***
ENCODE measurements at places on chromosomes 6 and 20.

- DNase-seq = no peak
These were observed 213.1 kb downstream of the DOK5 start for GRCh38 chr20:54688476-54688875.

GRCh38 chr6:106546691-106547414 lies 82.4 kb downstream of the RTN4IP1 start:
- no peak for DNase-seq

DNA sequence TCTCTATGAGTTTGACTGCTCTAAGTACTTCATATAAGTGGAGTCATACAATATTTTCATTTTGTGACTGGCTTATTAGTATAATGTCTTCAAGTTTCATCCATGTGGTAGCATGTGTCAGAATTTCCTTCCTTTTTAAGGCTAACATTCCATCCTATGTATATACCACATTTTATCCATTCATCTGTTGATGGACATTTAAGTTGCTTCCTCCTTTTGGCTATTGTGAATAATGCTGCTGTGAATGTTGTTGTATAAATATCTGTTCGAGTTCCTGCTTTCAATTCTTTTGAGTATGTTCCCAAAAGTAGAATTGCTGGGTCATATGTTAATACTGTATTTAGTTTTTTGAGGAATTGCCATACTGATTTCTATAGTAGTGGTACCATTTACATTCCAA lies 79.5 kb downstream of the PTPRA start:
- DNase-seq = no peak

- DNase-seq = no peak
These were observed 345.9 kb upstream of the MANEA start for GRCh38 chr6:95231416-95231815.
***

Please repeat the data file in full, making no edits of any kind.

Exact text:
ENCODE measurements at places on chromosomes 6 and 20.

- DNase-seq = no peak
These were observed 213.1 kb downstream of the DOK5 start for GRCh38 chr20:54688476-54688875.

GRCh38 chr6:106546691-106547414 lies 82.4 kb downstream of the RTN4IP1 start:
- no peak for DNase-seq

DNA sequence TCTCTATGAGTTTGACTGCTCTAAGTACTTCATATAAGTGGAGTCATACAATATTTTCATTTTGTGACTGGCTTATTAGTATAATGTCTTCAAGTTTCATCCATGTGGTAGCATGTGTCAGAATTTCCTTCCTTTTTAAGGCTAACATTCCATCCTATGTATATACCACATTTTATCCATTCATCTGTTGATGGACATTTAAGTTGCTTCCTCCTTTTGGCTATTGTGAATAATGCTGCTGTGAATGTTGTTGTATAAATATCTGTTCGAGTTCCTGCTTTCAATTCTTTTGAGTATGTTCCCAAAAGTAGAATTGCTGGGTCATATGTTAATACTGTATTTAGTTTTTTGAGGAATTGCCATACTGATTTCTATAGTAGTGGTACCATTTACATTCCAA lies 79.5 kb downstream of the PTPRA start:
- DNase-seq = no peak

- DNase-seq = no peak
These were observed 345.9 kb upstream of the MANEA start for GRCh38 chr6:95231416-95231815.